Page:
Genomic diversity of Lactobacillus salivarius

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dc.contributor.advisor O'Toole, Paul W. en
dc.contributor.advisor van Sinderen, Douwe en Raftis, Emma J. 2016-09-29T09:00:48Z 2016-09-29T09:00:48Z 2015 2015
dc.identifier.citation Raftis, E. J. 2015. Genomic diversity of Lactobacillus salivarius. PhD Thesis, University College Cork. en
dc.identifier.endpage 258 en
dc.description.abstract Lactobacillus salivarius is unusual among the lactobacilli due to its multireplicon genome architecture. The circular megaplasmids harboured by L. salivarius strains encode strain-specific traits for intestinal survival and probiotic activity. L. salivarius strains are increasingly being exploited for their probiotic properties in humans and animals. In terms of probiotic strain selection, it is important to have an understanding of the level of genomic diversity present in this species. Comparative genomic hybridization (CGH) and multilocus sequence typing (MLST) were employed to assess the level of genomic diversity in L. salivarius. The wellcharacterised probiotic strains L. salivarius UCC118 was employed as a genetic reference strain. The group of test strains were chosen to reflect the range of habitats from which L. salivarius strains are frequently recovered, including human, animal, and environmental sources. Strains of L. salivarius were found to be genetically diverse when compared to the UCC118 genome. The most conserved strains were human GIT isolates, while the greatest level of divergence were identified in animal associated isolates. MLST produced a better separation of the test strains according to their isolation origins, than that produced by CGHbased strain clustering. The exopolysaccharide (EPS) associated genes of L. salivarius strains were found to be highly divergent. The EPS-producing phenotype was found to be carbonsource dependent and inversely related to a strain's ability to produce a biofilm. The genome of the porcine isolate L. salivarius JCM1046 was shown by sequencing to harbour four extrachromosomal replicons, a circular megaplasmid (pMP1046A), a putative chromid (pMP1046B), a linear megaplasmid (pLMP1046) and a smaller circular plasmid (pCTN1046) which contains an integrated Tn916-like element (Tn6224), which carries the tetracycline resistance gene tetM. pLMP1046 represents the first sequence of a linear plasmid in a Lactobacillus species. Dissemination of antibiotic resistance genes among species with food or probiotic-association is undesirable, and the identification of Tn6224-like elements in this species has implications for strain selection for probiotic applications. In summary, this thesis used a comparative genomics approach to examine the level of genotypic diversity in L. salivarius, a species which contains probiotic strains. The genome sequence of strain JCM1046 provides additional insight into the spectrum of extrachromosomal replicons present in this species. en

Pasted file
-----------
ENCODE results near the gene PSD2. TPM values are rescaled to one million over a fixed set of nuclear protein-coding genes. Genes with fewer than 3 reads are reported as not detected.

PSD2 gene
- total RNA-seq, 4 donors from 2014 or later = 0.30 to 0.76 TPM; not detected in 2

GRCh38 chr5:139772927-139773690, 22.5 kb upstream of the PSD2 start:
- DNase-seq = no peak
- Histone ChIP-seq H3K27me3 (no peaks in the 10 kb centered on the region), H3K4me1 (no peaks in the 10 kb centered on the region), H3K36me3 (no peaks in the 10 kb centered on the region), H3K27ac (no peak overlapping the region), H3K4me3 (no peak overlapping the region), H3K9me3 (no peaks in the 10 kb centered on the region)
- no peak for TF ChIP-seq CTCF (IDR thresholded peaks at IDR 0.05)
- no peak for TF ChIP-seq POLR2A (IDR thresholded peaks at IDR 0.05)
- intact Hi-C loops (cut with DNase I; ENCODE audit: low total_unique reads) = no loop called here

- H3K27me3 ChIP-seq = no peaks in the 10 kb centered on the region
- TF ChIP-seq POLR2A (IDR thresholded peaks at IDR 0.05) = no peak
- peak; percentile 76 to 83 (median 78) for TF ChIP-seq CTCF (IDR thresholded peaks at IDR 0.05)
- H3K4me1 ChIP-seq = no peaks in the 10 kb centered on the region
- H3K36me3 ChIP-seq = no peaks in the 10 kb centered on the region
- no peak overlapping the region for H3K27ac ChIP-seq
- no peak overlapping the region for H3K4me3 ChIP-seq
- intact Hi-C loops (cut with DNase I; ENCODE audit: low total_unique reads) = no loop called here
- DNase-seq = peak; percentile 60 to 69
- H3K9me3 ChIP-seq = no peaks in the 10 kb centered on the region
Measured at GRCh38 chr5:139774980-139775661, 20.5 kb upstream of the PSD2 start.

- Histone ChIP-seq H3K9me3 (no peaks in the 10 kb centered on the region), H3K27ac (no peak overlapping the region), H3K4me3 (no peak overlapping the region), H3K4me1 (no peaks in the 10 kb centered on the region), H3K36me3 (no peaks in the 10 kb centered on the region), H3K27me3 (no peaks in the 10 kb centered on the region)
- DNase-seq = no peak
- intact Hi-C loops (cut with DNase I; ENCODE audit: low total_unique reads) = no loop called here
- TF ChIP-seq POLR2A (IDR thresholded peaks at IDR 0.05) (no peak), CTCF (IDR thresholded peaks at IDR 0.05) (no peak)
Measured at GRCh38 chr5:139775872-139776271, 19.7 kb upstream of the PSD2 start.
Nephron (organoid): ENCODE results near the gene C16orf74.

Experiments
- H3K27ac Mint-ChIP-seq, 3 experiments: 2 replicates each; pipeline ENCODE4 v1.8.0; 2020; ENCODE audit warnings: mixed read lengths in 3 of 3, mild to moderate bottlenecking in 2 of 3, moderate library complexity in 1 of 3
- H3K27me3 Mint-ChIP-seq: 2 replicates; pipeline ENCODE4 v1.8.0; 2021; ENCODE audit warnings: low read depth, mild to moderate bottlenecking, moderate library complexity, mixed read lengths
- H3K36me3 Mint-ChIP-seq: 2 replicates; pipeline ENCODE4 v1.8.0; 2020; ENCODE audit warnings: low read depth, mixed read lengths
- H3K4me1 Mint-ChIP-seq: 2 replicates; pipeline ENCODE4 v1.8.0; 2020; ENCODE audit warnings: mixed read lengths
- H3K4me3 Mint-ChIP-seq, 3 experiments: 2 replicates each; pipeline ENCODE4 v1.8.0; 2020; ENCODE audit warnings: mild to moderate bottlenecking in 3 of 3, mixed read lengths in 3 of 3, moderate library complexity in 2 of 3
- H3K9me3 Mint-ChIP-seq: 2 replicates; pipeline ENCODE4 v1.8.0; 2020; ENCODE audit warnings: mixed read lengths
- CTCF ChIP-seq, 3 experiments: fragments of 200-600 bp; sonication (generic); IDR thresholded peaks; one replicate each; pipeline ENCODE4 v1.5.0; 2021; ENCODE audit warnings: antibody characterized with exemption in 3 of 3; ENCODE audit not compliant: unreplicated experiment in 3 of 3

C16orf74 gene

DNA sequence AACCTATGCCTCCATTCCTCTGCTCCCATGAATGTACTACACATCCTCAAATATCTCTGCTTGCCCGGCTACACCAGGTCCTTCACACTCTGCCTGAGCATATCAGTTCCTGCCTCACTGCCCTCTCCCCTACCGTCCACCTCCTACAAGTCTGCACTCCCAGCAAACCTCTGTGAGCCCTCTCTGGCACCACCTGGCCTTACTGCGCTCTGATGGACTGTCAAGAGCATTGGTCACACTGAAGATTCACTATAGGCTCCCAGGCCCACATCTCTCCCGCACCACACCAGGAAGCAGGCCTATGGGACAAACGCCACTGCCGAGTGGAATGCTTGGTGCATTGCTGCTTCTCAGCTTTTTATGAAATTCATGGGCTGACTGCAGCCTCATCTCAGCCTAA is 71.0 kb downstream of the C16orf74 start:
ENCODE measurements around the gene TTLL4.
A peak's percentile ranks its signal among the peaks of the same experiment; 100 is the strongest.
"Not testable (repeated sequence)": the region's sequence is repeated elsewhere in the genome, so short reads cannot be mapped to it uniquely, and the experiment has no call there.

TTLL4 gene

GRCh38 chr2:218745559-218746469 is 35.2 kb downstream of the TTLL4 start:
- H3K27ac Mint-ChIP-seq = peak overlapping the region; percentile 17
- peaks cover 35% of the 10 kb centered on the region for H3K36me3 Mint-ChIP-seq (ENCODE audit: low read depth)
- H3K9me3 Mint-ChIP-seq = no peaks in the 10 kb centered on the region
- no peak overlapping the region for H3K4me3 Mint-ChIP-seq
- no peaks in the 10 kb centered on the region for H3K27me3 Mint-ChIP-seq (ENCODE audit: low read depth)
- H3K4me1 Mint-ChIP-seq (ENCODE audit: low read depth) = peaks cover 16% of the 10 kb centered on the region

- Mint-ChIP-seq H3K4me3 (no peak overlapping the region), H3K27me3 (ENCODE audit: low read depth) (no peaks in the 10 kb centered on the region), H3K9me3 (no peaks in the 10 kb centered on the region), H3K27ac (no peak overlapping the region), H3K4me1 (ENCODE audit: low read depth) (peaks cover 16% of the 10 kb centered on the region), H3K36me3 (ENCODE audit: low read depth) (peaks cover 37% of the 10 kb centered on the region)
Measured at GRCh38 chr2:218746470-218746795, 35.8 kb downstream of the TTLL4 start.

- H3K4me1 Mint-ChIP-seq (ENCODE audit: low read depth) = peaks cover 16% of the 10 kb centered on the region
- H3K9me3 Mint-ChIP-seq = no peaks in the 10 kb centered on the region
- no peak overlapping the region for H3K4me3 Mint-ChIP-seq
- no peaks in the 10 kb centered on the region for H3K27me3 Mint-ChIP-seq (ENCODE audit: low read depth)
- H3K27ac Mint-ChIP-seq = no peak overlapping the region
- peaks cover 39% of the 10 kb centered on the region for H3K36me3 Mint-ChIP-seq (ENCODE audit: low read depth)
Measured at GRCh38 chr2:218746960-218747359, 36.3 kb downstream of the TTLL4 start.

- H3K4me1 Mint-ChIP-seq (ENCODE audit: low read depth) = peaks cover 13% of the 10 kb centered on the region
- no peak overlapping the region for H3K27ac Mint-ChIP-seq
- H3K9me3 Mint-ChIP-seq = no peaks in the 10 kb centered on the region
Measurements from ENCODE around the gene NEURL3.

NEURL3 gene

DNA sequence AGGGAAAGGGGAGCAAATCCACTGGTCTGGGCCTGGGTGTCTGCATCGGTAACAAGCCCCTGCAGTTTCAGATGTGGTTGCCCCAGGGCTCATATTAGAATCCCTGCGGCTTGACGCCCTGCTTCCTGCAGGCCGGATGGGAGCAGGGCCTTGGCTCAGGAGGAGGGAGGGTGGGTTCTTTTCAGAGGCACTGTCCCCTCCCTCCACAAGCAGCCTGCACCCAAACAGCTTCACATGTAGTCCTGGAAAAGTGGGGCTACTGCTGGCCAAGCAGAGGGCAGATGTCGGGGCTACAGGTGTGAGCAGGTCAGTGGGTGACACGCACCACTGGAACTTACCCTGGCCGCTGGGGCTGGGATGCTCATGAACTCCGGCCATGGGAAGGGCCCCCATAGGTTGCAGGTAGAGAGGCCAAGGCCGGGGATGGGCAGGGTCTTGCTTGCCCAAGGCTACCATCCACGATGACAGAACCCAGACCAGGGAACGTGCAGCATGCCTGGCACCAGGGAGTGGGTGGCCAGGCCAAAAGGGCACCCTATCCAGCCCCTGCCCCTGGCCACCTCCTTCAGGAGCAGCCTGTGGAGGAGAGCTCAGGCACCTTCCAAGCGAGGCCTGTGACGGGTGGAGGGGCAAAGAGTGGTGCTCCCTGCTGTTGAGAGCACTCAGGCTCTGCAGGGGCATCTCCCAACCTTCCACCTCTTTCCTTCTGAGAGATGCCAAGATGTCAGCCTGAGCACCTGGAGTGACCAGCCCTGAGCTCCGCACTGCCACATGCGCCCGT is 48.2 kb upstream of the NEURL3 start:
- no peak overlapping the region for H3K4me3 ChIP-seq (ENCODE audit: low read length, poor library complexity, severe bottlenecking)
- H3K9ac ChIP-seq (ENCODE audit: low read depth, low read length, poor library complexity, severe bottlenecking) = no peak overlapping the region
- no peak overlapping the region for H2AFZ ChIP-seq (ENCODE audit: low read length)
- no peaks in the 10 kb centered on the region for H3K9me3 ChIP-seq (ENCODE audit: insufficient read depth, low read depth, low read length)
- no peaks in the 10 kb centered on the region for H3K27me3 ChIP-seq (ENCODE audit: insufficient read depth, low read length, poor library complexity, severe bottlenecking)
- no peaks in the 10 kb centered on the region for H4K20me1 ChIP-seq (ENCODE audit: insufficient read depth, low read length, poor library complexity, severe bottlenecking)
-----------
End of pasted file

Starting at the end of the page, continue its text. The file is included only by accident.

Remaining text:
dc.description.sponsorship Science Foundation Ireland (Research Frontiers Programme award to P.W.O. 05/RFP/GEN047 and by a Centre for Science, Engineering and Technology award to the Alimentary Pharmabiotic Centre) en
dc.format.mimetype application/pdf en
dc.language.iso en en
dc.publisher University College Cork en
dc.rights © 2015, Emma J. Raftis. en
dc.rights.uri en
dc.subject Comparative genomics en
dc.subject Lactobacillus salivarius en
dc.subject Megaplasmid en
dc.title Genomic diversity of Lactobacillus salivarius en
dc.type Doctoral thesis en
dc.type.qualificationlevel Doctoral en
dc.type.qualificationname PhD (Science) en
dc.internal.availability Full text available en No embargo required en
dc.description.version Accepted Version
dc.contributor.funder Science Foundation Ireland en
dc.description.status Not peer reviewed en Microbiology en
dc.check.type No Embargo Required
dc.check.reason No embargo required en
dc.check.opt-out Not applicable en
dc.thesis.opt-out false
dc.check.embargoformat Not applicable en
dc.internal.conferring Summer 2015 en

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© 2015, Emma J. Raftis. Except where otherwise noted, this item's license is described as © 2015, Emma J. Raftis.
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